World Library  
Flag as Inappropriate
Email this Article

HTTP location

Article Id: WHEBN0022800393
Reproduction Date:

Title: HTTP location  
Author: World Heritage Encyclopedia
Language: English
Subject: Location, HTTP 301, HTTP 302, HTTP 303, List of HTTP header fields
Publisher: World Heritage Encyclopedia

HTTP location

The HTTP Location header field is returned in responses from an HTTP server under two circumstances:

  1. To ask a web browser to load a different web page (URL redirection). In this circumstance, the Location header should be sent with an HTTP status code of 3xx. It is passed as part of the response by a web server when the requested URI has:
    • Moved temporarily;
    • Moved permanently; or
    • Processed a request, e.g. a POSTed form, and is providing the result of that request at a different URI
  2. To provide information about the location of a newly created resource. In this circumstance, the Location header should be sent with an HTTP status code of 201 or 202.[1]

An obsolete version of the HTTP 1.1 specifications (IETF RFC 2616) required a complete absolute URI for redirection.[2] The IETF HTTP working group found that the most popular web browsers tolerate the passing of a relative URL[3] and, consequently, the updated HTTP 1.1 specifications (IETF RFC 7231) relaxed the original constraint, allowing the use of relative URLs in Location headers.[4]


Absolute URL example

Absolute URLs are URLs that start with a scheme[5] (e.g., http:, https:, telnet:, mailto:)[6] and conform to scheme-specific syntax and semantics. For example, the HTTP scheme-specific syntax and semantics for HTTP URLs requires a "host" (web server address) and "absolute path", with optional components of "port" and "query".

Client request:

GET /index.html HTTP/1.1

Server response:

HTTP/1.1 302 Found

Relative URL example

Relative URLs are URLs that do not include a scheme or a host. In order to be understood they must be combined with the URL of the original request.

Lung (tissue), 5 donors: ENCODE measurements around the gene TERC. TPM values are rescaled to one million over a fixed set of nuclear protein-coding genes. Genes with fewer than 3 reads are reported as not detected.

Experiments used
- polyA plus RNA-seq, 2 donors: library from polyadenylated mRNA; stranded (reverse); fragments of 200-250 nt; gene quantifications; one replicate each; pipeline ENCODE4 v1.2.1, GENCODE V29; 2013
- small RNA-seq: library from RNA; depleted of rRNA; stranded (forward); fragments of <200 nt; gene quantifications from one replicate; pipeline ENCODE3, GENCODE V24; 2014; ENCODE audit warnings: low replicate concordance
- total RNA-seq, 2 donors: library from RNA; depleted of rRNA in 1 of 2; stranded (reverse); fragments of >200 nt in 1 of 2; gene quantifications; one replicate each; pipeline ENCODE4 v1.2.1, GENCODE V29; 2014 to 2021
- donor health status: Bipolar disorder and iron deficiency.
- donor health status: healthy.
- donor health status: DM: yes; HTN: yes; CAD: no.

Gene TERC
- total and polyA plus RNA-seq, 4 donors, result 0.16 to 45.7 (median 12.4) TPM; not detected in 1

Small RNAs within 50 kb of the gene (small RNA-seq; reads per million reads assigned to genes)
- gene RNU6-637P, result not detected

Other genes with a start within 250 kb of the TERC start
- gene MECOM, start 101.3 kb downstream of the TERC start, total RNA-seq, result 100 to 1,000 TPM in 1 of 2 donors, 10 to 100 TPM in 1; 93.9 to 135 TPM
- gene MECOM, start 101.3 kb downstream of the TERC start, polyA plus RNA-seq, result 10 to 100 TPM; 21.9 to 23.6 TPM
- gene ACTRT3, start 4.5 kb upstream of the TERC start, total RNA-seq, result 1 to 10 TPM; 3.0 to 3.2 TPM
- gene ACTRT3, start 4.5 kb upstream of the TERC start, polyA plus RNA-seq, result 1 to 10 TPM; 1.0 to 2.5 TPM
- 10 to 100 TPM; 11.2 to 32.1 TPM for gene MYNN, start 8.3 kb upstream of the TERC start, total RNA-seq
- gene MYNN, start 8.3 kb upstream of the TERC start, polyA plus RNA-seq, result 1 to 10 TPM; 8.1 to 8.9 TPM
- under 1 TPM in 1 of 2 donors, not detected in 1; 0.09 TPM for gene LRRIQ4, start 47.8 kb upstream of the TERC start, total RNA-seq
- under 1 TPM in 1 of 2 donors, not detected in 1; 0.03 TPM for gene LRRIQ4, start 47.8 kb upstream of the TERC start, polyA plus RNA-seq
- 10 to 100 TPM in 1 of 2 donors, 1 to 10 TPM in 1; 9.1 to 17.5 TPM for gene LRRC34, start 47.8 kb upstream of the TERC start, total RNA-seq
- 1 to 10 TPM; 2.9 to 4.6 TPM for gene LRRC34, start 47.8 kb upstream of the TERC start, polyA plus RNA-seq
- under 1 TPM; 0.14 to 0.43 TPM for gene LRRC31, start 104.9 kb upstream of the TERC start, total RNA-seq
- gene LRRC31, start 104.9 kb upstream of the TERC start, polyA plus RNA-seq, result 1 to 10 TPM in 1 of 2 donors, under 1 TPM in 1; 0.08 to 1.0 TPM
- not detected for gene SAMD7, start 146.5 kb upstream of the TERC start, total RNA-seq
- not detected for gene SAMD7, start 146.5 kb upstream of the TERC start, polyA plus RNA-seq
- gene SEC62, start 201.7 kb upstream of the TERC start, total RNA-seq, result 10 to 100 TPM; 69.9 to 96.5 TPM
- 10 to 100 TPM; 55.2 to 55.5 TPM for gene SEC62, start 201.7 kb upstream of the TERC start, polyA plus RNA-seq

Client request for

GET /blog HTTP/1.1

Server response:

HTTP/1.1 302 Found
Location: /articles/

The URL of the location is expanded by the client to

See also


  1. ^ Richardson, Leonard (2007). RESTful Web Services. Sebastopol: O'Reilly. pp. 228–230. ISBN . 
  2. ^ "Location". Hypertext Transfer Protocol -- HTTP/1.1. IETF. June 1999. sec. 14.30. RFC 2616.
  3. ^ IETF HTTPbis Working Group Ticket 185
  4. ^
  5. ^ Uniform Resource Identifier (URI): Generic Syntax. IETF. January 2005.
  6. ^ "IANA Uniform Resource Identifer (URI) Schemes". Retrieved 2014-11-21. 
This article was sourced from Creative Commons Attribution-ShareAlike License; additional terms may apply. World Heritage Encyclopedia content is assembled from numerous content providers, Open Access Publishing, and in compliance with The Fair Access to Science and Technology Research Act (FASTR), Wikimedia Foundation, Inc., Public Library of Science, The Encyclopedia of Life, Open Book Publishers (OBP), PubMed, U.S. National Library of Medicine, National Center for Biotechnology Information, U.S. National Library of Medicine, National Institutes of Health (NIH), U.S. Department of Health & Human Services, and, which sources content from all federal, state, local, tribal, and territorial government publication portals (.gov, .mil, .edu). Funding for and content contributors is made possible from the U.S. Congress, E-Government Act of 2002.
Crowd sourced content that is contributed to World Heritage Encyclopedia is peer reviewed and edited by our editorial staff to ensure quality scholarly research articles.
By using this site, you agree to the Terms of Use and Privacy Policy. World Heritage Encyclopedia™ is a registered trademark of the World Public Library Association, a non-profit organization.

Copyright © World Library Foundation. All rights reserved. eBooks from Project Gutenberg are sponsored by the World Library Foundation,
a 501c(4) Member's Support Non-Profit Organization, and is NOT affiliated with any governmental agency or department.